GRAY, Maine — A cutting-edge education experiment at Gray-New Gloucester Middle School could become the norm in Maine if Education Commissioner Stephen Bowen has his way.
On any given day, students from as many as three grades can be found studying together in the same classroom. Instead of letter grades, student performance is based on a numbered system in which 4 means proficient and a 1 or 2 means the student has more work to do before moving on. And teachers who were used to pulling entire classes of students through the same lessons at the same speed now are responsible for monitoring each student’s progress individually.
Only a handful of schools in Maine are embracing proficiency-based learning to the degree that Gray-New Gloucester schools do, though Bowen said many more are in the early stages. That’s why Bowen, who is pushing a new education strategy for Maine that includes many of those concepts, visited the school Friday, where students, teachers and administrators told him their experiment is a work in progress and hasn’t advanced without challenges.
Fifth-grader Abbey Chandler told Bowen she doesn’t see her schoolwork as an experiment.
“We’re not guinea pigs,” said Chandler pointedly during a question-and-answer session with Bowen where the students were the ones providing the answers.
“What are you?” said Bowen with a chuckle.
“I’m a kid,” said Chandler. “We’ve all committed our time to trying this. This is school.”
If the model in use in the district isn’t an experiment, then it’s a study, at least for those looking in from the outside, according to Principal Sherry Levesque. She said less than three years into the new strategy, dozens of people from other school districts in Maine and beyond have visited to watch how Gray-New Gloucester Middle School is pulling it off.
“We’re 2½ years into developing this and I don’t think we’re finished,” said Levesque. “We’re probably halfway to where we need to be. But when these kids go home and say to Mom and Dad, ‘This is good for me, I feel good about what’s going on at school,’ that’s a big boost.”
Since becoming the state’s education commissioner last year, Bowen has been consistent in terms of his desire to reform education in Maine — and to do it without costing state or local taxpayers any more than they’re paying now. A key part of his strategy — which he released earlier this year in written form — is the idea that students don’t learn at the same rates and therefore shouldn’t be taught that way. But even he says that going from what most schools have done for decades to the new model is a monumental task.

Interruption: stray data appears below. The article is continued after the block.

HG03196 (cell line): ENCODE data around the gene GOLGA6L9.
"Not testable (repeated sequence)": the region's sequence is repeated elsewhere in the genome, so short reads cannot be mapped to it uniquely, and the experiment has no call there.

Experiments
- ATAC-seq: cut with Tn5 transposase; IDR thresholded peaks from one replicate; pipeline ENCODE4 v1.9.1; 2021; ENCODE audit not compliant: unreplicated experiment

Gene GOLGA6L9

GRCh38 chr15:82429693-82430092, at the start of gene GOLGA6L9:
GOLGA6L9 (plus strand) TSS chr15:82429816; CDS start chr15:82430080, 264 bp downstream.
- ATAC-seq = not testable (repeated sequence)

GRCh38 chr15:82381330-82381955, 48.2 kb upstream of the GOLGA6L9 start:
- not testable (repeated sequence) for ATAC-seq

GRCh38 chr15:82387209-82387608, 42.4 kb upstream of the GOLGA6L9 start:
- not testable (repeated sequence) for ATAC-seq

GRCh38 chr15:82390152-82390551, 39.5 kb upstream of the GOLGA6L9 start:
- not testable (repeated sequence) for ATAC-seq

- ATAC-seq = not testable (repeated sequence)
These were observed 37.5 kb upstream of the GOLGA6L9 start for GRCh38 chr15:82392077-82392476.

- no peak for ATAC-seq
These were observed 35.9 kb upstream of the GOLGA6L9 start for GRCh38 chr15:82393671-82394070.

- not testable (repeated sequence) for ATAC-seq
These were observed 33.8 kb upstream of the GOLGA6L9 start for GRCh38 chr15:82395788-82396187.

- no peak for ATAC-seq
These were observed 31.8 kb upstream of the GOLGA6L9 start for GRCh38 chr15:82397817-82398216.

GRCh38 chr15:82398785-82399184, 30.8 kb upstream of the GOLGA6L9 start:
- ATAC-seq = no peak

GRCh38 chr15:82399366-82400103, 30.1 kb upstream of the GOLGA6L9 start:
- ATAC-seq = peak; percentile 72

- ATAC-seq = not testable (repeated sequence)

“It’s not a program in a box that you can just unpack,” he said.
Kristi Fecteau, who teaches math and science to students in levels five and six — levels based on their abilities, not grades based on their ages — said she was apprehensive when administrators and the MSAD 15 board started discussing the proficiency-based model a few years ago. She said overall, it has made her job harder.
“It’s the hardest thing I’ve done, but it’s also the best teaching I’ve done,” Fecteau said on Friday during a free period. “When you’re nervous and uneasy about something, that’s when you learn the best and that’s how it is for my students. I feel like because of this, they’re going to be more prepared. They need to know everything before they move on.”
Various teachers do it differently, but in general most classrooms at Gray-New Gloucester Middle School are adorned with charts on the walls that mark each student’s progress through milestones, whether it’s earth science or long division. Fecteau said in her class, each day starts with meetings between students and teachers — Fecteau team-teaches with someone else — about what the students’ goals are for that day. All of it is carefully tracked with software and individual assessment folders.
Fecteau said a positive effect is that most students seize control of their own progress without being asked to.
“I had students taking math assessments on the last day of school last year because they wanted to get to level six before the school year ended,” she said. “I’ve had students who wanted to work on their lessons during summer vacation. They all have their own goals.”
Lisa Knedler, another teacher at the school, said the magic of the program is mostly on the student side, not the teacher’s.
“Building a culture in which the students are part of the process has been critical for us,” she said. “That’s been very powerful. It used to be like, ‘Oh well, they got a D,’ and we moved them on anyway. Now the students get the help when they need it.”
Some are skeptical, including parents, according to eighth-grader Rachael Lachance.
“My mom doesn’t really care for it right now,” said Lachance. “But I’m trying to convince her that this is a better system.”